Vitamins are essential to promote different bodily functions. There are two types of vitamins: water-soluble and fat-soluble. This means that one group dissolves more readily in water, while the other is better absorbed in fatty substances. Often times, the bioavailability of vitamins is not high enough to meet our needs. The lack of uptake by the body can be caused by many things including the chemical makeup of the supplement, age, gender, etc. When speaking of how bioavailable a substance is, EUFIC.org describes it as, “the proportion of a nutrient that is absorbed from the diet and used for normal bodily functions.”
How Many Vitamins are there?
In total, there are 13 vitamins essential for optimal human functioning. The National Institute of Health provides the following list and descriptions of each vitamin:
- Vitamin A: Helps form and maintain teeth, bones, soft tissue, mucus membranes, and skin
- Vitamin B6: Helps form red blood cells, maintain brain functions, and regulate body proteins
- Vitamin B12: Regulates metabolism, maintains the central nervous system, and helps form red blood cells
- Vitamin C: An antioxidant that helps maintain healthy teeth, gums, iron absorption, and tissue
- Vitamin D: Made in the body after exposure to the sun. It helps the body absorb calcium, and regulates blood phosphorous levels
- Vitamin E: An antioxidant and helps form red blood cells
- Vitamin K: Regulates blood coagulation
- Biotin: Essential for the metabolism of proteins and carbohydrates. It also plays a role in the production of hormones and cholesterol
- Niacin: Helps to maintain healthy skin and nerves, as well as lowers cholesterol
- Folate: Helps in the production of red blood cells and DNA
- Pantothenic acid: Essential for the metabolism of food, and plays a role in the production of hormones and cholesterol
- Riboflavin: Important for body growth and the formation of red blood cells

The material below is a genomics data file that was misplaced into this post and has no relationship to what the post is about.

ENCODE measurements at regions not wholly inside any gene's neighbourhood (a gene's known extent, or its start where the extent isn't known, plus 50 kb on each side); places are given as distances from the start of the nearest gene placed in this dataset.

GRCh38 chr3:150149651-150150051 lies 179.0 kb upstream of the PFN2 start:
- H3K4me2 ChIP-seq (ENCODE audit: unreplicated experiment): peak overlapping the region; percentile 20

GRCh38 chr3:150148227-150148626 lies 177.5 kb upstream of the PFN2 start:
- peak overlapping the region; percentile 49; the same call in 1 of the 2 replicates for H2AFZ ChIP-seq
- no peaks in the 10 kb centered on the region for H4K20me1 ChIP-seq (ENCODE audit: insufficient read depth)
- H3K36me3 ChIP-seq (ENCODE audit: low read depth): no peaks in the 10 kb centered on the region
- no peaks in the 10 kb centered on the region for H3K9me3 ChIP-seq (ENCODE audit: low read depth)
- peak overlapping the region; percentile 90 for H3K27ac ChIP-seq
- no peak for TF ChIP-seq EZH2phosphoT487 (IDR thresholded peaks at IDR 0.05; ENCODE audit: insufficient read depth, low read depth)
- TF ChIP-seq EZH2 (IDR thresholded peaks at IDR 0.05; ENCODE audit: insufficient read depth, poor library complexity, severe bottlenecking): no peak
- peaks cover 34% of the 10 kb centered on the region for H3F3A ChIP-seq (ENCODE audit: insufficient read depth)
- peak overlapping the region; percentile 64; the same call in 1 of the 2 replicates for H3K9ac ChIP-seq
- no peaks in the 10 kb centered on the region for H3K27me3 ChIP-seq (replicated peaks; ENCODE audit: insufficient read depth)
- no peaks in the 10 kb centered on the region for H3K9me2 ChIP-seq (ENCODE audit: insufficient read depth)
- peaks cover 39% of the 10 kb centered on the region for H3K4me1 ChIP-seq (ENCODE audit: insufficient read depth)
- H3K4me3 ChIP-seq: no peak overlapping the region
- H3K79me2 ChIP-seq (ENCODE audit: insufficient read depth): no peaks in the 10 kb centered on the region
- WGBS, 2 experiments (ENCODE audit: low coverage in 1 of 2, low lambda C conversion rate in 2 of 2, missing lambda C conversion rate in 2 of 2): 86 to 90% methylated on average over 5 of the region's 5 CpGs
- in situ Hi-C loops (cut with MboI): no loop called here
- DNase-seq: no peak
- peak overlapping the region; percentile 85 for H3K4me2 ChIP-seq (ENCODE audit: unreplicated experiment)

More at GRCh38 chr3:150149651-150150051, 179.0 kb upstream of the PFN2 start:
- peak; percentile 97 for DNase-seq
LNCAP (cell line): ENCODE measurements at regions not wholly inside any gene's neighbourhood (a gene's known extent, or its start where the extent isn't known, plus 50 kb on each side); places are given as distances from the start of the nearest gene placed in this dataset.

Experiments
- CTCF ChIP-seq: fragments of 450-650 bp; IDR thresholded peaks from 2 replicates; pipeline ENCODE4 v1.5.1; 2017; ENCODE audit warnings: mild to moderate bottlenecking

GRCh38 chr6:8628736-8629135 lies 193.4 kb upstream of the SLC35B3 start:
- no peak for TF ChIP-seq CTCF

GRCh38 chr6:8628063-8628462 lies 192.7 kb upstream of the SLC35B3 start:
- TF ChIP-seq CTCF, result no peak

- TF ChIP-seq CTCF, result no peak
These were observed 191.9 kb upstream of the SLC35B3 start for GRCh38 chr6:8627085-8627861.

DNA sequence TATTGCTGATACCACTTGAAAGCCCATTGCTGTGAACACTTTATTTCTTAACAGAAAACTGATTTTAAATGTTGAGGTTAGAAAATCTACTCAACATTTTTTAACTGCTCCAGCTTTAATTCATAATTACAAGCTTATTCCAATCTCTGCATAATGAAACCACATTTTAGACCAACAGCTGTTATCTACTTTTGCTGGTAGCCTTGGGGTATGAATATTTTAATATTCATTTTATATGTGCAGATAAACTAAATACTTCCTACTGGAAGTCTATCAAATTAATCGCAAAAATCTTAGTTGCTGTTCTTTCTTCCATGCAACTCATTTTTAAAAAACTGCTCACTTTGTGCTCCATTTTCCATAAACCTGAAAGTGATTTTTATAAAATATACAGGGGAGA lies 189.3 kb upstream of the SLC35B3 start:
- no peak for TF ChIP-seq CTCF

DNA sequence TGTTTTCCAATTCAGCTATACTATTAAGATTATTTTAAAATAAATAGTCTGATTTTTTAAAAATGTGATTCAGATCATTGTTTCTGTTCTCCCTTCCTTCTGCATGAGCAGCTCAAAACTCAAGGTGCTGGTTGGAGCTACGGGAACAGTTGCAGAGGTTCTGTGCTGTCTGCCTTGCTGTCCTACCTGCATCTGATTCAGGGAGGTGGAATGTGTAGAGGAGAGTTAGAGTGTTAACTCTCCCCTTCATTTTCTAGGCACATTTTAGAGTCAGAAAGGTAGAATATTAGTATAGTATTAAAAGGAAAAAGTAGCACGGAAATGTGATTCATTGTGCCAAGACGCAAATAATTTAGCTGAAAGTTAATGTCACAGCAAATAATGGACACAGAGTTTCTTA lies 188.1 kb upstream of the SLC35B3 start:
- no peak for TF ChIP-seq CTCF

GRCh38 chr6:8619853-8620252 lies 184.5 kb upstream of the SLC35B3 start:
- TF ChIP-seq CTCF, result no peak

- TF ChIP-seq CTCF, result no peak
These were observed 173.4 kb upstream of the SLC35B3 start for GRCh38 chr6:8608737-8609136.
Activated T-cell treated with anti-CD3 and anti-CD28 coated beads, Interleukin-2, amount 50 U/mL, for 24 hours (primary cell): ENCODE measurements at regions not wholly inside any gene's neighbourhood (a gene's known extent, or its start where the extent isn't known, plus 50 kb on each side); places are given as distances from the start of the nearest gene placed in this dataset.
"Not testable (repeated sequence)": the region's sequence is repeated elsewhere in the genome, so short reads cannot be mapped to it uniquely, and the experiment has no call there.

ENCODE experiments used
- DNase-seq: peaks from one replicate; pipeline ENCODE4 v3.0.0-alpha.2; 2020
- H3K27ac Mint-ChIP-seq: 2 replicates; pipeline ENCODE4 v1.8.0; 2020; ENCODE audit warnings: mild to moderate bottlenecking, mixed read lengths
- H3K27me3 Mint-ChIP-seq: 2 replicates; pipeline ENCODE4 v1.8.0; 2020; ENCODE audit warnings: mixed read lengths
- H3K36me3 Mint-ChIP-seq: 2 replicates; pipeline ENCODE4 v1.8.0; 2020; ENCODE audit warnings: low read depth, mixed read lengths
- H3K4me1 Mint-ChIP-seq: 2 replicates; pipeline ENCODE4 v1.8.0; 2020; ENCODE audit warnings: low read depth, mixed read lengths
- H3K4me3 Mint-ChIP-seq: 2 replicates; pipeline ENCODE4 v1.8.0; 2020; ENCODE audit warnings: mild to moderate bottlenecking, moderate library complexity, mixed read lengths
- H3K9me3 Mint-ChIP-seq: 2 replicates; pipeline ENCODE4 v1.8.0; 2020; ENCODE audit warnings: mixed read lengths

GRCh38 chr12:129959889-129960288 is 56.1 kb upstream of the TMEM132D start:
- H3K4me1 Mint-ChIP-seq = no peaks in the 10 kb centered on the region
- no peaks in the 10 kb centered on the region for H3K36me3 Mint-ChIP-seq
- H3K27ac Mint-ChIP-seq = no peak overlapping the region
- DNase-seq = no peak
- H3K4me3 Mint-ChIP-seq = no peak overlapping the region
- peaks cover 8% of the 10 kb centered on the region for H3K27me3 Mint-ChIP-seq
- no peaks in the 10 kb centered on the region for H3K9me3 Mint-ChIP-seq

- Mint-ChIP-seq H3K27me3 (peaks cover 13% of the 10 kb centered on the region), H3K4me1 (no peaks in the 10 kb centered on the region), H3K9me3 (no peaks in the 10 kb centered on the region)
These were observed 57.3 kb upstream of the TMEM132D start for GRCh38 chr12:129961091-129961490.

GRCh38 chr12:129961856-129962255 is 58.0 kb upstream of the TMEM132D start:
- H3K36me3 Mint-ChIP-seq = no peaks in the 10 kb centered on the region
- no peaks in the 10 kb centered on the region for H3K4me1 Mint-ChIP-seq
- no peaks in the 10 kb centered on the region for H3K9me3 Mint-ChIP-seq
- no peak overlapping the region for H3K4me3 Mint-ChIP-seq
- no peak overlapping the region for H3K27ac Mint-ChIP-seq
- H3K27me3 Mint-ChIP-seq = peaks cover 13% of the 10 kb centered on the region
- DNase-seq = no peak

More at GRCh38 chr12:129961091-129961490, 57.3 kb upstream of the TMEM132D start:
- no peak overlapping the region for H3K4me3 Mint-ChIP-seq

- Thiamine: Helps the body change carbohydrates into energy
Increasing Bioavailability with Food and Supplements
There are many food sources, which offer these necessary vitamins in highly bioavailable forms.
- Vitamin A: Dark fruit, dark leafy greens, eggs, beef, liver, fish, fortified dairy products
- Vitamin D: Fatty fish, fish oils, fortified cereals and dairy products
- Vitamin E: Nuts, wheat germ, sunflower oil, avocado, spinach
- Vitamin K: Cabbage, cereal, eggs, beef, liver, fish, broccoli, Brussels sprouts
- Biotin: Chocolate, milk, yeast, pork, organ meat, legumes
- Folate: Beets, lentils, peanut butter, leafy green, wheat germ
- Niacin: Eggs, poultry, potatoes, nuts, tuna, cereal
- Pantothenic acid: Mushrooms, potatoes, milk, organ meats, kale, whole grains
- Thiamine: Eggs, peas, nuts, whole grains, dried beans
- Vitamin B6: Bananas, avocados, poultry, nuts, whole grains,
- Vitamin B12: Meat, eggs, shellfish, fortified foods
- Vitamin C: Citrus fruits, spinach, cauliflower, broccoli, tomatoes
Most synthetic vitamins are not readily bioavailable, so make sure to purchase natural, whole and raw supplements made from fruits and vegetables. A good tip I once read is that a vitamin should cost about $1 a day to take, otherwise you are just purchasing synthetic supplements made in a lab, that typically won’t add much benefit to your health. To increase the bioavailability of fat-soluble vitamins from both food and extra supplements, it is a good idea to consume them with a meal containing healthy fats, such as avocado or fish oil.
A reputable company called Dr. Willard’s offers a product called Willard Water, which has been scientifically proven to optimize the absorption of nutrients in the body by making them more bioavailable. A diluted patented catalyst added to drinking water helps break down nutrients and make them more easily absorbed in our blood stream.
Increasing Bioavailability with Lifestyle Changes
Aside from consuming foods high in vitamins that are readily available for absorption, making changes to lifestyle habits can also increase the bioavailability of nutrients. Maintaining a healthy weight can determine how much of a vitamin the body will take in. Harvard Medical School notes that studies have linked obesity to low levels of vitamin D. As well, because a lot of vitamins are absorbed in the intestines and regulated by the liver/kidneys, it is important to ensure the health of these organs. Taking high-quality probiotics to balance intestinal bacteria, and limiting alcohol consumption, is a good way to make sure organs can function properly, and effectively regulate vitamin absorption.
Vitamins are essential for the wellness of human health and body regulation. Sometimes, taking supplements is not enough, as the amount of bioavailable nutrients can be affected by internal and external factors. Ensuring a balanced diet, including healthy fats, and maintaining a healthy lifestyle help the body get the vitamins it requires.
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